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Using biotechnology to improve the production of rosmarinic acid from rosemary plants

Hany M El-Naggar, University of Nebraska - Lincoln


Rosemary (Rosmarinus officinalis) is a very important medical herb containing secondary products in its leaves. It belongs to the mint family (Lamiaceae), and is native to the Mediterranean region. Rosmarinic acid (RA) is a very strong antioxidant produced in rosemary leaves and used to protect plant tissues against free radicals and lipid peroxidation caused by stress. Also it is used in medicine, food preservatives and cosmetics. The objectives of my study was to (1) Measure the concentration of RA in leaves and callus of 5 different rosemary genotypes (Majorca, Rosmarinus officinalis, Pine Scented, Madeline Hill and Arp). (2) Increase the RA concentration in callus produced from leaf tissues by increasing the medium osmotic pressure using different sucrose concentrations or through enhancing the RA biosynthetic pathway (Increasing L-proline and L-phenylalanine in medium). (3) Measure the stress gene (PAL) expression in leaves of the five genotypes and its effect on RA production. It was found that the best genotypes for RA production from leaf tissues were Pine Scented and Majorca during the spring. While for RA extraction from callus it is preferred to use genotype Rosmarinus officinalis or Madeline Hill in the second subculture. Dark treatment and high sucrose concentration increased the RA content in callus tissues (0.0755 mg RA/gm fw callus) reaching level higher than the RA concentration inside leaf tissues. It is preferred to use sucrose concentration at 4% for Rosmarinus officinalis and 3% sucrose for Madeline Hill in the dark condition. Combination of L-proline (4 mM) and L-phenylalanine (0.8 gm/L) enhanced RA production in callus of Madeline Hill. It is preferred to extract the RA from callus tissues since in callus there is no tissue specific regulation which causes different PAL gene expression inside plant tissues due to exogenous and endogenous stimuli. Also it will enable the production of high amount of RA in relatively small areas; this approach potentially will save agricultural lands for the production of essential food crops. ^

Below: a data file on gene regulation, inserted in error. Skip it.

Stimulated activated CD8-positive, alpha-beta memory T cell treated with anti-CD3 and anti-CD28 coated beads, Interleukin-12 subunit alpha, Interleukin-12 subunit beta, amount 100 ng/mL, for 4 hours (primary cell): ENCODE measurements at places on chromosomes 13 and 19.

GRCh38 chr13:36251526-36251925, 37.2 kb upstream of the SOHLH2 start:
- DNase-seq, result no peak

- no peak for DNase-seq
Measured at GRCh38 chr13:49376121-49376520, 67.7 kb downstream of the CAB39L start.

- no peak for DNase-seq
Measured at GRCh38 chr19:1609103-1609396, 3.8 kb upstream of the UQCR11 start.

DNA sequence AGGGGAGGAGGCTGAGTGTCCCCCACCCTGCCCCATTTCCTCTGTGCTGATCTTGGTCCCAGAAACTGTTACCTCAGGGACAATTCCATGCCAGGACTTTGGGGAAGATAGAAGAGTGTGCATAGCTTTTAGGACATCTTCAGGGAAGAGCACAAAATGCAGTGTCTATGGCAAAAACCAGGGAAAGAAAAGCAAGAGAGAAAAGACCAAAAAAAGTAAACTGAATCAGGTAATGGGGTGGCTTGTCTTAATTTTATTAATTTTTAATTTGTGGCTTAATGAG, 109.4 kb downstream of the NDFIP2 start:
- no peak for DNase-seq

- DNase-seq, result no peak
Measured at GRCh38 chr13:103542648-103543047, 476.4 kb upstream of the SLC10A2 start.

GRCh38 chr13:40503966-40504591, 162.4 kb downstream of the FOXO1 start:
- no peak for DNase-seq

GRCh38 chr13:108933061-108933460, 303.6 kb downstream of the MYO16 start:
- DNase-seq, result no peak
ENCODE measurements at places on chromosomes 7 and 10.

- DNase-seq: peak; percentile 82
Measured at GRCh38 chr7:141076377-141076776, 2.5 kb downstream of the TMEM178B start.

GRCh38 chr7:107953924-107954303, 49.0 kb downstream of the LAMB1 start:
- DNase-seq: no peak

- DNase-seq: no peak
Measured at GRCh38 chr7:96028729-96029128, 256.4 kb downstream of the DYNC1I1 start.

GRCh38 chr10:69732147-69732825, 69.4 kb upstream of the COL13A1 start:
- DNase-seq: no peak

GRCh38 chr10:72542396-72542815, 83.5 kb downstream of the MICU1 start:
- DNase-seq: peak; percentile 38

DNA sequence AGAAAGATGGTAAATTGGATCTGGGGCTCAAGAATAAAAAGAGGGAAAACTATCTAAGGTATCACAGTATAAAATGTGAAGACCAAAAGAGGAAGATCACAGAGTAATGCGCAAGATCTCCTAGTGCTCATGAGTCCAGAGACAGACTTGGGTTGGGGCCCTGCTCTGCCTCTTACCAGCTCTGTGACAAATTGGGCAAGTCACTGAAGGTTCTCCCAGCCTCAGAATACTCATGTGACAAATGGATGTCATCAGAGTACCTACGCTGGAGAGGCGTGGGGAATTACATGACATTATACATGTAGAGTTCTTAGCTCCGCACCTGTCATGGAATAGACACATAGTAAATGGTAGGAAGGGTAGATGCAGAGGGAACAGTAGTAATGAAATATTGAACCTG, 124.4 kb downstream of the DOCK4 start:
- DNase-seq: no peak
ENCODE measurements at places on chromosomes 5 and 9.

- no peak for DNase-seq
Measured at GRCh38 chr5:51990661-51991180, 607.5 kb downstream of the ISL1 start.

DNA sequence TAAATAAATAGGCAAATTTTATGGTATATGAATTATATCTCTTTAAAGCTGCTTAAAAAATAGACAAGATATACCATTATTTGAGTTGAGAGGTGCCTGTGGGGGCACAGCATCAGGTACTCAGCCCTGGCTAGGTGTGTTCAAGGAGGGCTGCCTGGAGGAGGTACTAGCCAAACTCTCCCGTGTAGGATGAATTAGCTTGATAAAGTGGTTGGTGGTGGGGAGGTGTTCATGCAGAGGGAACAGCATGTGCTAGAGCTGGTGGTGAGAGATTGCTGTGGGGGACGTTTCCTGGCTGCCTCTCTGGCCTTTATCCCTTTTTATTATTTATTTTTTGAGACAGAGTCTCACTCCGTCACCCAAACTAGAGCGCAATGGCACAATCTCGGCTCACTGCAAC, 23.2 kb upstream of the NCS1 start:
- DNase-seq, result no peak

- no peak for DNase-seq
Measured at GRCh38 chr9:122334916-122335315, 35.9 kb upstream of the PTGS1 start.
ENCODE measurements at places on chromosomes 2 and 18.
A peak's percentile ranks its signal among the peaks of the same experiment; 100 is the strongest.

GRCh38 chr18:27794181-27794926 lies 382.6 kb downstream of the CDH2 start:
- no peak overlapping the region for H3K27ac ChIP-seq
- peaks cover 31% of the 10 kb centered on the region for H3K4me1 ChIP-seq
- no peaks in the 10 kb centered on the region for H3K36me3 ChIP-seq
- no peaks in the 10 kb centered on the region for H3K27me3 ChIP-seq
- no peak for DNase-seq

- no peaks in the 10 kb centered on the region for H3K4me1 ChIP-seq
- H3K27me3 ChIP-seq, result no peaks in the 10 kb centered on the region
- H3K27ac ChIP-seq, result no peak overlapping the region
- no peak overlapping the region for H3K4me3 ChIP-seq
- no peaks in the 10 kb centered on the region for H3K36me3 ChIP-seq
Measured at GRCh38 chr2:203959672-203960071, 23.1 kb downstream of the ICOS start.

Subject Area

Biology, Molecular|Agriculture, Plant Culture

Recommended Citation

El-Naggar, Hany M, "Using biotechnology to improve the production of rosmarinic acid from rosemary plants" (2006). ETD collection for University of Nebraska - Lincoln. AAI3217531.